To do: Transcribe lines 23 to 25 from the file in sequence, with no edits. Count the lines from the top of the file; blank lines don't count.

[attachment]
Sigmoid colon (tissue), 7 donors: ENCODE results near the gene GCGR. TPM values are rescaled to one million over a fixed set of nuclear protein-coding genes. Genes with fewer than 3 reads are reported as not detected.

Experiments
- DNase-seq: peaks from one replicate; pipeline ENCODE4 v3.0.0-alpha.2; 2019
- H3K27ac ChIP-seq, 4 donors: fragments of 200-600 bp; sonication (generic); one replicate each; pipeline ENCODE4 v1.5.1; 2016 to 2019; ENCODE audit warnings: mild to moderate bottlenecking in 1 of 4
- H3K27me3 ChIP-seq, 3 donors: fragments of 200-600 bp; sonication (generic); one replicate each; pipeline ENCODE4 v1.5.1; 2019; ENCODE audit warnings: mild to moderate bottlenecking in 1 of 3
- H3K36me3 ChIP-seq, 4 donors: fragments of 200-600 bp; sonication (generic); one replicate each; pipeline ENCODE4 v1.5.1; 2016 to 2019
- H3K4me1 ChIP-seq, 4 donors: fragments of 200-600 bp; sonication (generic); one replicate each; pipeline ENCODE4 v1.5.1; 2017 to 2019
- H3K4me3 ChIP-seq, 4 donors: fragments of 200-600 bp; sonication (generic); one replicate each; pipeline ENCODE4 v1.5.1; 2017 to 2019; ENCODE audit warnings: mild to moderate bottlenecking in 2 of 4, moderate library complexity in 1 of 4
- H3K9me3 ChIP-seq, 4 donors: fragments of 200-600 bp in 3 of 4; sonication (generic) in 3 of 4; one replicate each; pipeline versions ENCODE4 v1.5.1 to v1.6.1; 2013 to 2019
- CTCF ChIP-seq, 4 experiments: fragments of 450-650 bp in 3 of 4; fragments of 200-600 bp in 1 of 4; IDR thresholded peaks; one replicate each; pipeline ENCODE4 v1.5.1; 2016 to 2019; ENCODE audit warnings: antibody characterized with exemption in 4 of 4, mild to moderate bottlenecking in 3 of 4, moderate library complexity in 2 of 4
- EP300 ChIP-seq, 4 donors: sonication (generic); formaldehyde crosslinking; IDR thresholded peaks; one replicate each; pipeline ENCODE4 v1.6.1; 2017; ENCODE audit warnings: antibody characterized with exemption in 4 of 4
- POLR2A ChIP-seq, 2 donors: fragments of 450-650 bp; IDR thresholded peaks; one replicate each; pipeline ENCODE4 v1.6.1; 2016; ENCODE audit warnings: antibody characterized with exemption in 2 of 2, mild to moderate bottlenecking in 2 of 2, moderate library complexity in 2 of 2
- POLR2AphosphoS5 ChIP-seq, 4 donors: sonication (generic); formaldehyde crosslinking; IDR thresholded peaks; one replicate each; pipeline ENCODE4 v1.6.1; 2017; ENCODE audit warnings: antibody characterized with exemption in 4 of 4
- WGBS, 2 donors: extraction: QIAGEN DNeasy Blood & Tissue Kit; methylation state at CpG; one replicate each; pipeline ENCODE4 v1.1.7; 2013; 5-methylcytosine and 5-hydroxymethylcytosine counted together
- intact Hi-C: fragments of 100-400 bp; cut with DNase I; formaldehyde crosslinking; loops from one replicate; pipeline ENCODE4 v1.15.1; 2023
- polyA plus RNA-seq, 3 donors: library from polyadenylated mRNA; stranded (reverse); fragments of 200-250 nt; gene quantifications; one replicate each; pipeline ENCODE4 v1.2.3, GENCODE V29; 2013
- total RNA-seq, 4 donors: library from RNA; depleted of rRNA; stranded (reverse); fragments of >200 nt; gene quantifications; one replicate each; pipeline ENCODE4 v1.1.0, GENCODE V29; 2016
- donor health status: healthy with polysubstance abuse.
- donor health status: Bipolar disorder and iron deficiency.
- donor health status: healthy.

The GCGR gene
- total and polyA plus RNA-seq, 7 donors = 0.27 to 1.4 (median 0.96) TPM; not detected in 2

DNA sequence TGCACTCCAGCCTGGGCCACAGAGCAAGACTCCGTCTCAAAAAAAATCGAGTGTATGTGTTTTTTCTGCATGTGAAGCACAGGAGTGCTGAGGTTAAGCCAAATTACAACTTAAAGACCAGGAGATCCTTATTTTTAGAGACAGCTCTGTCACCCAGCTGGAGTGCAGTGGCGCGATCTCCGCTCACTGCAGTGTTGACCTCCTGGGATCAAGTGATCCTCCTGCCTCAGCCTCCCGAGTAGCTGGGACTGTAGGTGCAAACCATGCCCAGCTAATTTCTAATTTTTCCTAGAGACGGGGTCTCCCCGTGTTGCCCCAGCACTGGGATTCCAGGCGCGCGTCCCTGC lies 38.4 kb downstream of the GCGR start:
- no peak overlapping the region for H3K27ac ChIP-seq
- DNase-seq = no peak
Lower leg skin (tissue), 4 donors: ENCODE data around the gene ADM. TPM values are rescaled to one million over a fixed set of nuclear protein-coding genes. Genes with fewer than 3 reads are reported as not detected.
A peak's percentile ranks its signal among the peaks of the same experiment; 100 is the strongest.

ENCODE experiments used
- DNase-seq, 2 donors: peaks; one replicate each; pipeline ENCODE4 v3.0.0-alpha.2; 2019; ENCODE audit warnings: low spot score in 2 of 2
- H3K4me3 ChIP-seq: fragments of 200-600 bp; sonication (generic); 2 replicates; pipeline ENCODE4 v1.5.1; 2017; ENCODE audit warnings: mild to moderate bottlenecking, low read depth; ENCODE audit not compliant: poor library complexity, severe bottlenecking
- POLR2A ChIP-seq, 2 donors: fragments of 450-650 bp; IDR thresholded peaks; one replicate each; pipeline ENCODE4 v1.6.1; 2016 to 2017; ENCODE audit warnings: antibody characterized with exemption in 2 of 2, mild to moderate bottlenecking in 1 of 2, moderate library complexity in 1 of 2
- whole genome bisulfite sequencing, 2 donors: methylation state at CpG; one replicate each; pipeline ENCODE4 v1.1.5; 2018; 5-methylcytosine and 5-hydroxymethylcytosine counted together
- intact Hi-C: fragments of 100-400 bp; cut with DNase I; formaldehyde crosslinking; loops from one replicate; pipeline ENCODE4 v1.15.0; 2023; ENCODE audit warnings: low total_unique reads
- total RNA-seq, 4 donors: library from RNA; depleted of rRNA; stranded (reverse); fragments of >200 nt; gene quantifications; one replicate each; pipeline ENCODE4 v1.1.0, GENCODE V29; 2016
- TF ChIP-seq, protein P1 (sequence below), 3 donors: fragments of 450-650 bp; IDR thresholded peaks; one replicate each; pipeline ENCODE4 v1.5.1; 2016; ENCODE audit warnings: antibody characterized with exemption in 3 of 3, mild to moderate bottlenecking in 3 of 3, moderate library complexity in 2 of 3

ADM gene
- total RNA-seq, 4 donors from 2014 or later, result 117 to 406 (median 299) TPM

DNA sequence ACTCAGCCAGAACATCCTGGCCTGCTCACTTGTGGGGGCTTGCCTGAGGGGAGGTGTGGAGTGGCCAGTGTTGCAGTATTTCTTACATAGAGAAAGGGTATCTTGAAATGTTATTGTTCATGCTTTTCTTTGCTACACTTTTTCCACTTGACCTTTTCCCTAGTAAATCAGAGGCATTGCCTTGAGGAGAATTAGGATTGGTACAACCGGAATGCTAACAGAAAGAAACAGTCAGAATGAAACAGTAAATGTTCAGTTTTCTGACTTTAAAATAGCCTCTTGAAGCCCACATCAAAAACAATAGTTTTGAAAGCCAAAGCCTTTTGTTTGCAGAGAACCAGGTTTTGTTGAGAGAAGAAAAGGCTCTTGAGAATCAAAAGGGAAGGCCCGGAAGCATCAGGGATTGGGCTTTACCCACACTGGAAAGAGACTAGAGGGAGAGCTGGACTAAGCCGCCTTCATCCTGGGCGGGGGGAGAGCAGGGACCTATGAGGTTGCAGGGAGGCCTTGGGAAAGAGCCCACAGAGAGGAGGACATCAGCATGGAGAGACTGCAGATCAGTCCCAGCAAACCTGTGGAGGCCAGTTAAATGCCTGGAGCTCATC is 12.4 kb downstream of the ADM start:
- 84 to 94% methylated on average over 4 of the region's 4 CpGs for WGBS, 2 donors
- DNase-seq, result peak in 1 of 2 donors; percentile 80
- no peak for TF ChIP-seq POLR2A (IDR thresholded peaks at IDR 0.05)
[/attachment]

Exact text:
DNA sequence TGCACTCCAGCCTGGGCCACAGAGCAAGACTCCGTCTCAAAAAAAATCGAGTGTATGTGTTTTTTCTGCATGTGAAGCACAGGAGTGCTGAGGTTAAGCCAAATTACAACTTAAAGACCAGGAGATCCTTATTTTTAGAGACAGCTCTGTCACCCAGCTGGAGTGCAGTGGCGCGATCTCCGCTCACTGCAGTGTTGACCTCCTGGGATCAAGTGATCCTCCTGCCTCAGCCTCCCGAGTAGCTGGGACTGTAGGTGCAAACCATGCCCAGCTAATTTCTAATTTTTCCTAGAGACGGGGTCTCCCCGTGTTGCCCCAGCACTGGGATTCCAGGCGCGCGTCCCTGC lies 38.4 kb downstream of the GCGR start:
- no peak overlapping the region for H3K27ac ChIP-seq
- DNase-seq = no peak